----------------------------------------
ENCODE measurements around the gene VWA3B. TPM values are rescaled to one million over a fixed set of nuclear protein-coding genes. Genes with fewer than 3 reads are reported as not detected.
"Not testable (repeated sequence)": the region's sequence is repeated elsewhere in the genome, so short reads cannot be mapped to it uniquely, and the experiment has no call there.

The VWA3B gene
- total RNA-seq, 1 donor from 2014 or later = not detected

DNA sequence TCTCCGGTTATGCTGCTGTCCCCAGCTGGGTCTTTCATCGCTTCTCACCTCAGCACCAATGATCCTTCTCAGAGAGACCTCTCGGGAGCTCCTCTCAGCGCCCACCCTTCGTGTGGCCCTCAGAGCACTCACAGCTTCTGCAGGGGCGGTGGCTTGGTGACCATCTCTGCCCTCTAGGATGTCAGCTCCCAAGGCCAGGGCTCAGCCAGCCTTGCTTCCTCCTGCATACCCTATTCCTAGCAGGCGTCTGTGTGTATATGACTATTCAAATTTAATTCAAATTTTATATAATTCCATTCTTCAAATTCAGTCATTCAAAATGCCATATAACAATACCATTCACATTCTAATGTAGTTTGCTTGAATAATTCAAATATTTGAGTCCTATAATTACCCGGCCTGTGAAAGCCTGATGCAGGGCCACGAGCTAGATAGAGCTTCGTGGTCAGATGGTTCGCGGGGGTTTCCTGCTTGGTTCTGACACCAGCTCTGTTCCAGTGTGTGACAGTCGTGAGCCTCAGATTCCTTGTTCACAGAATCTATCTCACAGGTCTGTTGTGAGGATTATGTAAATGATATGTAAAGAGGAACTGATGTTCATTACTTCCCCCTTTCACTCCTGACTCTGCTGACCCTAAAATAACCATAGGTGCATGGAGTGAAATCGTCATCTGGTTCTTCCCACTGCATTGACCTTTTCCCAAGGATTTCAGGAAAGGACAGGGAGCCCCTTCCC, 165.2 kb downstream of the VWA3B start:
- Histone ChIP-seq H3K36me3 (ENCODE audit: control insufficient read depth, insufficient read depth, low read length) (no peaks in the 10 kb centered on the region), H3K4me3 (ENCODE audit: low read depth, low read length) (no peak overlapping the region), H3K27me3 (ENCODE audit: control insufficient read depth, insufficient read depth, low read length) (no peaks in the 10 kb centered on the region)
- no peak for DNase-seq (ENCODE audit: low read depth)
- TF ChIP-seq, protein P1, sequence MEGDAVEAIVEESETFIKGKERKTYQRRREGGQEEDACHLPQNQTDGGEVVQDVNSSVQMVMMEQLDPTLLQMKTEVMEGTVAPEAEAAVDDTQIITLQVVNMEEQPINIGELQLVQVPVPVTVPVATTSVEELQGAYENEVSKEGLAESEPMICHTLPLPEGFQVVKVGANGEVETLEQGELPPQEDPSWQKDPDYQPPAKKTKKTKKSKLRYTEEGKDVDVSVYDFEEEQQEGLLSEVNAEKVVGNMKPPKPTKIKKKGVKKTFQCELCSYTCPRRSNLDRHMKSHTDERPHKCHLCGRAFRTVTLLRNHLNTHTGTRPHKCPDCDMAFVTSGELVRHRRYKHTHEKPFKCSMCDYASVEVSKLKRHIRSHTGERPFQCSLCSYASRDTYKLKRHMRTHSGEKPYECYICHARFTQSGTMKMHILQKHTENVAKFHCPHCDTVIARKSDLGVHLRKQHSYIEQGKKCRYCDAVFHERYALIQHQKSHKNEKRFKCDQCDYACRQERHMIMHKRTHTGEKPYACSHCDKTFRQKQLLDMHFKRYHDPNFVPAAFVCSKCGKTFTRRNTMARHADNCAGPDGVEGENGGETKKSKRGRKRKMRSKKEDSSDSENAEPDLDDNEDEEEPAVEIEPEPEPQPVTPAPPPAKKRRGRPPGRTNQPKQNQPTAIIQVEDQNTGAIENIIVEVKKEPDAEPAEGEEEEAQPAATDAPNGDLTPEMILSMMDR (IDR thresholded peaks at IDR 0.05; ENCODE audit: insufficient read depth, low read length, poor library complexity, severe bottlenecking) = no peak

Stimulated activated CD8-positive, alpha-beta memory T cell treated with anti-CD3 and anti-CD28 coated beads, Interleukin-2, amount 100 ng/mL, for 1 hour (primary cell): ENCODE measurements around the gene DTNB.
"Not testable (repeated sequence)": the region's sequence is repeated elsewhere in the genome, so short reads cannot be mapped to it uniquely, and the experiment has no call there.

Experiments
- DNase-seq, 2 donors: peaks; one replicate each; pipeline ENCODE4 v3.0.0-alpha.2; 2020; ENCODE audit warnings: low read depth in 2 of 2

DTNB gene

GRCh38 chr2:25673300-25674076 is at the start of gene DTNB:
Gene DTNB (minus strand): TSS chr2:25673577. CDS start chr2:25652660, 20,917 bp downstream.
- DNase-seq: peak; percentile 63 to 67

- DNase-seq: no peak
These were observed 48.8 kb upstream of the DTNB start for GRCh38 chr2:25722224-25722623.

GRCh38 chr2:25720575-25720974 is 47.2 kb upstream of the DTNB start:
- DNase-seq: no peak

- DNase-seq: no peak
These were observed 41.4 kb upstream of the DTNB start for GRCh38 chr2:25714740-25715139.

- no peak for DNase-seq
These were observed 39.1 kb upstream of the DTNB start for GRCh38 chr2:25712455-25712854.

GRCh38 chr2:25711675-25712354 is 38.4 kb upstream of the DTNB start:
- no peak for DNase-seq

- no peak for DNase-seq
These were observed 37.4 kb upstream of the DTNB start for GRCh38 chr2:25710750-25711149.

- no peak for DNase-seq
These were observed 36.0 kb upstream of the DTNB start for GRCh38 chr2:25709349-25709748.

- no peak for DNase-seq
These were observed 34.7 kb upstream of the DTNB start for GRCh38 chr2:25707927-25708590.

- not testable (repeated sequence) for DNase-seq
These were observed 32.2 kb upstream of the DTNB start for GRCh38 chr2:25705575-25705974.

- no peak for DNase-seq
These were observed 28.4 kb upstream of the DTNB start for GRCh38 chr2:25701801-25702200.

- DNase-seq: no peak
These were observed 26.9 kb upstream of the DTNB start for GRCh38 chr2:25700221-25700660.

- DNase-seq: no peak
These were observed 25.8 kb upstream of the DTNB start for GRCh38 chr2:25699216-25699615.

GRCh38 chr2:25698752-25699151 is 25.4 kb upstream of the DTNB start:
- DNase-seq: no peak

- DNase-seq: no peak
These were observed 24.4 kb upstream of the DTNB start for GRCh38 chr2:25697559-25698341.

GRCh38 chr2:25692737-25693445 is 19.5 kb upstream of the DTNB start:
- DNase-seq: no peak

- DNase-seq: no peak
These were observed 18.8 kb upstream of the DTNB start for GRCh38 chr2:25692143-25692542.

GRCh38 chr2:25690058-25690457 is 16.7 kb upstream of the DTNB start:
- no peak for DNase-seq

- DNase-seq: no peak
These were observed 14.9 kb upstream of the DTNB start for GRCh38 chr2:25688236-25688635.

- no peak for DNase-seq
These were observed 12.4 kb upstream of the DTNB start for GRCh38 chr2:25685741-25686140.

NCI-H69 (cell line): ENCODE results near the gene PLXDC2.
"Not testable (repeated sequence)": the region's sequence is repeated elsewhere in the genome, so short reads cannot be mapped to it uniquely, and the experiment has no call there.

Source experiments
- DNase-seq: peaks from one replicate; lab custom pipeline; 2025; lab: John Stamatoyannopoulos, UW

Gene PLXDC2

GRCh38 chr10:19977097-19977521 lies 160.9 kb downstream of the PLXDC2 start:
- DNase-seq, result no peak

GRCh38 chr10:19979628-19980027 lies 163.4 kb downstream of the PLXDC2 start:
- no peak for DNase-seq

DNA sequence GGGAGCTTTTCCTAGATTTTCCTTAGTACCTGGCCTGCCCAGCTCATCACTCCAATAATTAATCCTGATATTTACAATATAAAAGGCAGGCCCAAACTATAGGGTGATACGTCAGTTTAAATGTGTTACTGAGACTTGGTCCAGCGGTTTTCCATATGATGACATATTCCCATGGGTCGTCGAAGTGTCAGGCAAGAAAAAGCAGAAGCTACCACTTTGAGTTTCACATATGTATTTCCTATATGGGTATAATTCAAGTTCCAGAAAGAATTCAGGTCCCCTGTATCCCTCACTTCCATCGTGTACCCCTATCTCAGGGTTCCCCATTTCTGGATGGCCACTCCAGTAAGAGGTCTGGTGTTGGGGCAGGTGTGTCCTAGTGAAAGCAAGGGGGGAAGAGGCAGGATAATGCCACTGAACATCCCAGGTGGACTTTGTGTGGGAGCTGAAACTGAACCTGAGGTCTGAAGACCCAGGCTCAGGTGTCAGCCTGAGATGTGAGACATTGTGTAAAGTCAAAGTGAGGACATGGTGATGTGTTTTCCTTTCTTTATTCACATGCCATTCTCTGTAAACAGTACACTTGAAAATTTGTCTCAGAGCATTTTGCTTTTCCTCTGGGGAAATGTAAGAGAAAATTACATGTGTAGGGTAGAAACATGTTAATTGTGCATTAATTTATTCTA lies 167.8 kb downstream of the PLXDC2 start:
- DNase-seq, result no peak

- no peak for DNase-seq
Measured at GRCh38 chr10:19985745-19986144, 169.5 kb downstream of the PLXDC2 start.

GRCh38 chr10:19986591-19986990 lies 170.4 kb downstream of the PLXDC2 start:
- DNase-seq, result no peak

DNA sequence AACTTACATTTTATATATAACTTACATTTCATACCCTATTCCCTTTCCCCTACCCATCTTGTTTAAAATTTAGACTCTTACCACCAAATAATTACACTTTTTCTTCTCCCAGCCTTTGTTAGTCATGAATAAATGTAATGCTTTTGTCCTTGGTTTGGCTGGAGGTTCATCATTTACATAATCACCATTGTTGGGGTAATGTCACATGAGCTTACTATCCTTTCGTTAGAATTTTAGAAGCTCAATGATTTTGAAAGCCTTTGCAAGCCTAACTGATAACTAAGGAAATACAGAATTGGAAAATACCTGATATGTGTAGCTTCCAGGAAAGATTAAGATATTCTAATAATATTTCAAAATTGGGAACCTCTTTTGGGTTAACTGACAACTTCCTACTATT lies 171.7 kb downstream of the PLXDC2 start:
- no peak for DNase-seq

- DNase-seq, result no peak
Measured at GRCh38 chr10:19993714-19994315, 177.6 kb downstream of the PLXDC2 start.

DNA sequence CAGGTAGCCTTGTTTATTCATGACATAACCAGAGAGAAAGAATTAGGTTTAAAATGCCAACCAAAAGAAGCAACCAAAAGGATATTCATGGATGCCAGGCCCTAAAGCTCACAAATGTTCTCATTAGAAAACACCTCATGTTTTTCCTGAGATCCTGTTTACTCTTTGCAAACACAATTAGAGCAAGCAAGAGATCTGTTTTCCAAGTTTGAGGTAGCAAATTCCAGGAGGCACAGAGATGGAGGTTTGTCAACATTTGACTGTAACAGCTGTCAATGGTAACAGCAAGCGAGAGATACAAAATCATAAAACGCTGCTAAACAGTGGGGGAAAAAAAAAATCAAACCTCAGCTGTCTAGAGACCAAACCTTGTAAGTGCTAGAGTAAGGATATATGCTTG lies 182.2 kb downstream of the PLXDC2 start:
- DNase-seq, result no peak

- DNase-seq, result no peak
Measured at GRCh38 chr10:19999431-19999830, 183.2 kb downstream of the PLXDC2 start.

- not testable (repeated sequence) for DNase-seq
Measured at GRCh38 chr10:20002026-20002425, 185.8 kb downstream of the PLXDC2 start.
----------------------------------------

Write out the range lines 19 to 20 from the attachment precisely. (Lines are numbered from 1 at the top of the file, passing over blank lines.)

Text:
GRCh38 chr2:25720575-25720974 is 47.2 kb upstream of the DTNB start:
- DNase-seq: no peak